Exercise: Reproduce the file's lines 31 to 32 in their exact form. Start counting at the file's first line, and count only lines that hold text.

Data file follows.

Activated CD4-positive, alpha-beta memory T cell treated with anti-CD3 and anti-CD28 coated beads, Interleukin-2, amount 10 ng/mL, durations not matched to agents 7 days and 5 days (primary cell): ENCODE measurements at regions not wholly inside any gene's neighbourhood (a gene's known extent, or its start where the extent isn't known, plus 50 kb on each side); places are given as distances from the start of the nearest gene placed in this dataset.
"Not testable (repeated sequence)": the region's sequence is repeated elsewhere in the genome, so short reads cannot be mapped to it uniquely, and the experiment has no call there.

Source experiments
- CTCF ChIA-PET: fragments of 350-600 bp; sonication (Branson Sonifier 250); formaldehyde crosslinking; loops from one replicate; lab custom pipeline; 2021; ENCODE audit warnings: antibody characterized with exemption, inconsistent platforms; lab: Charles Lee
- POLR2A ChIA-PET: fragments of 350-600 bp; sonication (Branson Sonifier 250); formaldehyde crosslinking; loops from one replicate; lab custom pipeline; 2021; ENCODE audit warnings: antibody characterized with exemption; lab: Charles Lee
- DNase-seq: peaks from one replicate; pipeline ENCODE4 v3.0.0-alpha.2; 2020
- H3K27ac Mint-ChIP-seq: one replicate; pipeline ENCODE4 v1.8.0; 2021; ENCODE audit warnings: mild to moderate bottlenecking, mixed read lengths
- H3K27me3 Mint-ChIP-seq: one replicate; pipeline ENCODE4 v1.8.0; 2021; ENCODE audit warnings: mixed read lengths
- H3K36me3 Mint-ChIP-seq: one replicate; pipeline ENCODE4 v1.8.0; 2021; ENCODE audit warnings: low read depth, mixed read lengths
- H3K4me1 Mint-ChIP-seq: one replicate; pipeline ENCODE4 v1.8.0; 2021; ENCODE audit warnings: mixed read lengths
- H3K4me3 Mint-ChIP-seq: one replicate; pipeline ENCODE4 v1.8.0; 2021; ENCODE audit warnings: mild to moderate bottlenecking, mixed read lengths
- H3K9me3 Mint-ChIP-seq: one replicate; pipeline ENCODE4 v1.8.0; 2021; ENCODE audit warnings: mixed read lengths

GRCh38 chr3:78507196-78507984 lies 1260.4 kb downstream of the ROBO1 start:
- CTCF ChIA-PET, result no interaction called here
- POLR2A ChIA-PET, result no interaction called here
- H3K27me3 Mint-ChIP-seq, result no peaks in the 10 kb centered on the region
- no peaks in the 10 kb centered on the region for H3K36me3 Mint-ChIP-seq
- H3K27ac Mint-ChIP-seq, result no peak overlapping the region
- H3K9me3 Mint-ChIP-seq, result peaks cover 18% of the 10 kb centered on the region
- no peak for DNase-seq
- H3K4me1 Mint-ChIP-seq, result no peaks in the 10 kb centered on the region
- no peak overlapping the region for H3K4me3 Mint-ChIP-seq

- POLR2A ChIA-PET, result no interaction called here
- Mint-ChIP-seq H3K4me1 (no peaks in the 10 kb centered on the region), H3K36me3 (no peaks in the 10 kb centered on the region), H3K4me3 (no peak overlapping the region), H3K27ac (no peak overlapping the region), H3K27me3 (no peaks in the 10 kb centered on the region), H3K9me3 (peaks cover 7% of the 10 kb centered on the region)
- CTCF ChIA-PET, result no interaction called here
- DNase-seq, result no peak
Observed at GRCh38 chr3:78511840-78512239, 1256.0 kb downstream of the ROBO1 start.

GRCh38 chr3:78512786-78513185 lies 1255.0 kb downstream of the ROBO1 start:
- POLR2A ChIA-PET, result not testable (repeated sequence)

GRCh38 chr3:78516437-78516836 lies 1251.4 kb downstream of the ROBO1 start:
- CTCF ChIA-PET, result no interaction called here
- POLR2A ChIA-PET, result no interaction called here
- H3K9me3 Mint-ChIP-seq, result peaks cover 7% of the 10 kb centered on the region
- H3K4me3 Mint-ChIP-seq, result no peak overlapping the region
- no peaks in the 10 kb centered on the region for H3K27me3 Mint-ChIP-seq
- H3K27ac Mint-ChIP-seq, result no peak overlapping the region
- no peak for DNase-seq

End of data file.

- CTCF ChIA-PET, result no interaction called here
- POLR2A ChIA-PET, result no interaction called here